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Clubshell and Northern Riffleshell Mussels

Draft Environmental Assessment - May 2008

Augmentation and Reintroduction Plan for the Clubshell (Pleurobema clava) and Northern Riffleshell (Epioblasma torulosa rangiana) in Illinois


Below is the Purpose and Need section of the Assessment. Click here for the complete 31-page Assessment (1.7MB).


1. Purpose and Need

1.1. Purpose: The purpose of this Environmental Assessment (EA) is to consider alternatives for augmenting existing populations of the clubshell (Pleurobema clava) and/or reintroducing the northern riffleshell (Epioblasma torulosa rangiana) to waters within their historic range in Illinois. Both species are federally listed as endangered.


Preparation of this EA is in response to a request for federal assistance under section 6(d) of the Endangered Species Act of 1973, as amended (Act). The purpose of the augmentation and reintroduction is to implement a recognized recovery action for these two listed mussel species.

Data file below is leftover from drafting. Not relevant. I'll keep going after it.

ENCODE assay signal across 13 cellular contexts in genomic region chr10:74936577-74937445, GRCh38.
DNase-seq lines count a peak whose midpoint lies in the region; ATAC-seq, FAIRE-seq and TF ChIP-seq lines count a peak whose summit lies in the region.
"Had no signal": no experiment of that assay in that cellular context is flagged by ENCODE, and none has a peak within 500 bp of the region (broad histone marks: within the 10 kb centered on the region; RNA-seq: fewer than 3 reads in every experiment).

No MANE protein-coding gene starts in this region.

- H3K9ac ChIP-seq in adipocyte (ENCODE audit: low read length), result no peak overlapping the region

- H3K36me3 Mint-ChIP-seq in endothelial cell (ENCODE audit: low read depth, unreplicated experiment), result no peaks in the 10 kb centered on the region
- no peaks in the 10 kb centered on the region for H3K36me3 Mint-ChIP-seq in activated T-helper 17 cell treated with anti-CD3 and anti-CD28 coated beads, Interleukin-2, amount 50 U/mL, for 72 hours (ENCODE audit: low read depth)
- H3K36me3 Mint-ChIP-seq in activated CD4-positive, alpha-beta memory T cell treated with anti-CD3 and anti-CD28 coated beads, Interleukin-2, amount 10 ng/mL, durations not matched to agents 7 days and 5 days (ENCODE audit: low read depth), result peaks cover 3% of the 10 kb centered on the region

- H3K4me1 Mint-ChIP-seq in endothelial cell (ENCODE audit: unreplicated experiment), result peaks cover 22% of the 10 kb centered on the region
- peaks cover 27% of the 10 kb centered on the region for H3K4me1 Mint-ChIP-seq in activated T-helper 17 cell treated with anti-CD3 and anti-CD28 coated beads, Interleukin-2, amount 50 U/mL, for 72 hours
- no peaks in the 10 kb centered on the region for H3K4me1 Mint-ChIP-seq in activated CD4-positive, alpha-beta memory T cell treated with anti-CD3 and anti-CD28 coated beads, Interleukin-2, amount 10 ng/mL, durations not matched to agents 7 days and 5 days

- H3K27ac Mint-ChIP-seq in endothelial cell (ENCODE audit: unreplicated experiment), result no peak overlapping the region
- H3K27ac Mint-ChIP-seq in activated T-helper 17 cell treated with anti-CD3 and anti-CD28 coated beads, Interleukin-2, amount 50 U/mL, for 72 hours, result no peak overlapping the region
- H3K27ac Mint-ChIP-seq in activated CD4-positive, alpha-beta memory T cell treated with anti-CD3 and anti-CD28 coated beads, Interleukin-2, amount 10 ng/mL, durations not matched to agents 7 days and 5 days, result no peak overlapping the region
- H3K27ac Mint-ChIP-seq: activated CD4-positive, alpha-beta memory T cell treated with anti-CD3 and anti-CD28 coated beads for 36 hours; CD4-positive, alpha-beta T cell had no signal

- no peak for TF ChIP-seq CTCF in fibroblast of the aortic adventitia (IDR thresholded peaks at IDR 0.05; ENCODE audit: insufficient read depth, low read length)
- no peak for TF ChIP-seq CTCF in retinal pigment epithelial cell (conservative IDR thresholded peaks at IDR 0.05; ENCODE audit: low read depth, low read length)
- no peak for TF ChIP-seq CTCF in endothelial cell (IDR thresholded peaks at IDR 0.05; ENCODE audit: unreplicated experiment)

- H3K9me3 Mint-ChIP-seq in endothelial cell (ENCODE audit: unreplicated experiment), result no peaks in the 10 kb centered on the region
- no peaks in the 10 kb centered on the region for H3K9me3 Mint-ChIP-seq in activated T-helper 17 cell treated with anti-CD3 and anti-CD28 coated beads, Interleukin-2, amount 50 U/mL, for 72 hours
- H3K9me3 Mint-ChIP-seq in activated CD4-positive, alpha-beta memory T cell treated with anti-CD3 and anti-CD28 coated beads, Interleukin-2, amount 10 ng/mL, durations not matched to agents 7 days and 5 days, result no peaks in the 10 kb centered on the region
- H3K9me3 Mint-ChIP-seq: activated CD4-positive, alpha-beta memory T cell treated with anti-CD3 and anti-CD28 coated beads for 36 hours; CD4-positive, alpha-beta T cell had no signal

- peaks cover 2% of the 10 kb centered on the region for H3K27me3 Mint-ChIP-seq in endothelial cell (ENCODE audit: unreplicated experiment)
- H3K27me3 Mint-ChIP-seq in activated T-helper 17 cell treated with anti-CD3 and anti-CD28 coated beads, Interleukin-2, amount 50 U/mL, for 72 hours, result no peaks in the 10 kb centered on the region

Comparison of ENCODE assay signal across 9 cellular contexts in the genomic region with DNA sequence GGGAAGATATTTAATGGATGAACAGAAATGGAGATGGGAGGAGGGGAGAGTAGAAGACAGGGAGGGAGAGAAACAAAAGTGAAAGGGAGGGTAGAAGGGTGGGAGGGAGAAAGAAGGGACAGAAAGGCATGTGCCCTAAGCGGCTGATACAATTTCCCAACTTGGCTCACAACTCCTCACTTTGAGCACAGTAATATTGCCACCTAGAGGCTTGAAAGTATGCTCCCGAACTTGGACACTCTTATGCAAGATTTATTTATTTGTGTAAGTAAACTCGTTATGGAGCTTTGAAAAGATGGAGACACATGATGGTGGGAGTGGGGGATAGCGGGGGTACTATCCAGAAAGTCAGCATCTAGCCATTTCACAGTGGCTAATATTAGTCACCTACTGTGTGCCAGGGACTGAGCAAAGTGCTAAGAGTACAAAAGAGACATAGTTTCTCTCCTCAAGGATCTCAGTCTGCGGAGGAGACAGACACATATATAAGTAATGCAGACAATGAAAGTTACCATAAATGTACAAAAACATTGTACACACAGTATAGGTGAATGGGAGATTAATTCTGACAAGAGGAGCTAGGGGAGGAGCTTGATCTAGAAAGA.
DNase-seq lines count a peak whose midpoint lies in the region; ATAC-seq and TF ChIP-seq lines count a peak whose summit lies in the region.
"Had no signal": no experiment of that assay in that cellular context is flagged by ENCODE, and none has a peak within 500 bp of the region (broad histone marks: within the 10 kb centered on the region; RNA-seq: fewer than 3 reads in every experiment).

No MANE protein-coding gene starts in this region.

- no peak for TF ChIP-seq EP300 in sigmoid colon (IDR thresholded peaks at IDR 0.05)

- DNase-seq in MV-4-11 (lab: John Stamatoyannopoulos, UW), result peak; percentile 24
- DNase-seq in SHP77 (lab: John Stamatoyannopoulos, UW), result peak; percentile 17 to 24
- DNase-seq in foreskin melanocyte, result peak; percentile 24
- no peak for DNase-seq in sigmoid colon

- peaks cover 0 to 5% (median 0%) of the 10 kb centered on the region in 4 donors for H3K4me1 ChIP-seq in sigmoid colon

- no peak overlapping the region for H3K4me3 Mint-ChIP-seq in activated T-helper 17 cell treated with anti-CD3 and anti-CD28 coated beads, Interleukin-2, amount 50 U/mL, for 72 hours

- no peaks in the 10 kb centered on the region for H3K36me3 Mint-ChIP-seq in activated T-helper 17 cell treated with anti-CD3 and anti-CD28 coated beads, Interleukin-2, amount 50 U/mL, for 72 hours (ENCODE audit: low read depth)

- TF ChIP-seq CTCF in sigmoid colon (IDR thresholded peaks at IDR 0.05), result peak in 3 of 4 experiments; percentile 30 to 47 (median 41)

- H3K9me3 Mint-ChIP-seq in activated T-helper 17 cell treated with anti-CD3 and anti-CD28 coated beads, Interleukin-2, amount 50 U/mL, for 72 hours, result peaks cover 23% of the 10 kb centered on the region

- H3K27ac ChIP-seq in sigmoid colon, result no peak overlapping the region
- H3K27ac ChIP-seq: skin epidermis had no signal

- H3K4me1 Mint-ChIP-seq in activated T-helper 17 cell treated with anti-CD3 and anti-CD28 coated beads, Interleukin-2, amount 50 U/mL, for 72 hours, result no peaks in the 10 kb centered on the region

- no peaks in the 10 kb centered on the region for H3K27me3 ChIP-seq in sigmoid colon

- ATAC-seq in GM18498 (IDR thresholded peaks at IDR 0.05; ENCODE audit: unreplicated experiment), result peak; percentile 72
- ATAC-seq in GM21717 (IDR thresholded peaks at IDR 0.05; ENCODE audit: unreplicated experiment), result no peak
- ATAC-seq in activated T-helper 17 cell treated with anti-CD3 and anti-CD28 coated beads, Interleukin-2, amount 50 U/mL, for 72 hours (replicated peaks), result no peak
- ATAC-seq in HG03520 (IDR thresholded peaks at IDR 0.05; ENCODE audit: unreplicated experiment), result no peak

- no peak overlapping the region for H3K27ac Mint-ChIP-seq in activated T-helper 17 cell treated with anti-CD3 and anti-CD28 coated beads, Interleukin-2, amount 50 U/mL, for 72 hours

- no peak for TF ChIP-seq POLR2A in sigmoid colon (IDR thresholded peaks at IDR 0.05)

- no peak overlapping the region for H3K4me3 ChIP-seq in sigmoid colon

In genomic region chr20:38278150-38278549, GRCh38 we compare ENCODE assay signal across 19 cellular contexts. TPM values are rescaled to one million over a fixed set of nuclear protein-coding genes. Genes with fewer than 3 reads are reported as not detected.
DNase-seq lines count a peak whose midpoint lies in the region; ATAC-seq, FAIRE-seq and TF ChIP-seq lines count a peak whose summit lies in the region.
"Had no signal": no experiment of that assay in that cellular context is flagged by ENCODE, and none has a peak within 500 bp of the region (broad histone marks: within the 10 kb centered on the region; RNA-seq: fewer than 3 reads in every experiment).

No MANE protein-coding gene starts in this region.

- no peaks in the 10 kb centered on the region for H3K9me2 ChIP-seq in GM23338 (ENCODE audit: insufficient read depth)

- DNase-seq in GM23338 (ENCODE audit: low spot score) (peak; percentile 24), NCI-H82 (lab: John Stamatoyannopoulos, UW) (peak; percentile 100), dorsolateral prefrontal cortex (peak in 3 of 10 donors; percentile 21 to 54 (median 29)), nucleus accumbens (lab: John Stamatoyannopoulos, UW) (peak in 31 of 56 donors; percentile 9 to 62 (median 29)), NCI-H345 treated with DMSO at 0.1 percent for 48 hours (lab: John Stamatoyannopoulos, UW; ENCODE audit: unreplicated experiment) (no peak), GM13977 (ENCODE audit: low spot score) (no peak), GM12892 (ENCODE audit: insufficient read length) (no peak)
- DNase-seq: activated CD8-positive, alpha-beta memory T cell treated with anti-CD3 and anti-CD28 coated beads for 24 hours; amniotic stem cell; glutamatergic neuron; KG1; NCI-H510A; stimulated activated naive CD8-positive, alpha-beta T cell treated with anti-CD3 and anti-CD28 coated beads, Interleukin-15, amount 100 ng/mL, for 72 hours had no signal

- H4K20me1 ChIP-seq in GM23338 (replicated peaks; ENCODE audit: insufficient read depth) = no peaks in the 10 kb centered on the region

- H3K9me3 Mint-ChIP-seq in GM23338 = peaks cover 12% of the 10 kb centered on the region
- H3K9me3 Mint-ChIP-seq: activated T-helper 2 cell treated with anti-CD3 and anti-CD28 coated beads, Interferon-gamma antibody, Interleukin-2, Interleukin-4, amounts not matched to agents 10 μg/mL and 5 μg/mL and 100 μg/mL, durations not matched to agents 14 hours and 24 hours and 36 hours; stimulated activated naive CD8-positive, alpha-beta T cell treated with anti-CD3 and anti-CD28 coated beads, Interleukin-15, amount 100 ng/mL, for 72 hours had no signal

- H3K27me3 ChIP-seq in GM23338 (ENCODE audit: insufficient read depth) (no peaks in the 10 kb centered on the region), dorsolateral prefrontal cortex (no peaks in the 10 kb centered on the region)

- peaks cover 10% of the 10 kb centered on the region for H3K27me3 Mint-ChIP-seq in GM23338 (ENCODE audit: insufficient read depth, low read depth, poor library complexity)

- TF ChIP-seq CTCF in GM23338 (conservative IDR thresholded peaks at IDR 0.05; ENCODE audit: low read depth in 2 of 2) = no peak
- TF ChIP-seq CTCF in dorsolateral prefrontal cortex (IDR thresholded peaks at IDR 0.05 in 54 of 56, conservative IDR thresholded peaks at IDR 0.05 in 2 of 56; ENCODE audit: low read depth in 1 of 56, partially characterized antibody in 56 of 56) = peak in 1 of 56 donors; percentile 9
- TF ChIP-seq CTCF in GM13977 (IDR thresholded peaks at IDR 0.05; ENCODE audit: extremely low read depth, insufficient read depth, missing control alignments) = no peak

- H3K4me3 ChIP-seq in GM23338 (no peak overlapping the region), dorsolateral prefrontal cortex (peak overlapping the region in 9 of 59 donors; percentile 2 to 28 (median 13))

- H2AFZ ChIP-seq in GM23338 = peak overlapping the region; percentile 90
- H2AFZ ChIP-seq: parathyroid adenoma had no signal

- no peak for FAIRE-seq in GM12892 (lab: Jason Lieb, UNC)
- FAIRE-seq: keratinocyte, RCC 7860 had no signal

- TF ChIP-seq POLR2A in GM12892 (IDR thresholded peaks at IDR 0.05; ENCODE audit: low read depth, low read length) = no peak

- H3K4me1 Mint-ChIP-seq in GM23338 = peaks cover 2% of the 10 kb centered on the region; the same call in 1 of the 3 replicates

1.2. Need: The U.S. Fish and Wildlife Service’s (USFWS) recovery plan for the clubshell and northern riffleshell identified a recovery objective of establishing viable populations, including as many subpopulations as possible to maintain genetic variability, of each species in ten separate drainages in order to downlist each species from endangered to threatened. The recovery plan identifies the presence of the clubshell in nine drainages and the northern riffleshell in only seven drainages. Although the species may be present, not all occurrences represent viable, reproducing populations. In order to establish these species in at least ten drainages and maintain population viability, it is necessary to augment existing populations and reintroduce these species within their historic range.


1.3. Decisions To Be Made: The USFWS’s Regional Director, Great Lakes/Big Rivers Region, will select one alternative or a combination of the alternatives analyzed in detail and will determine, based on the facts and recommendations contained herein, whether this EA is adequate to support a Finding of No Significant Impact (FONSI) decision, or whether an Environmental Impact Statement (EIS) will need to be prepared.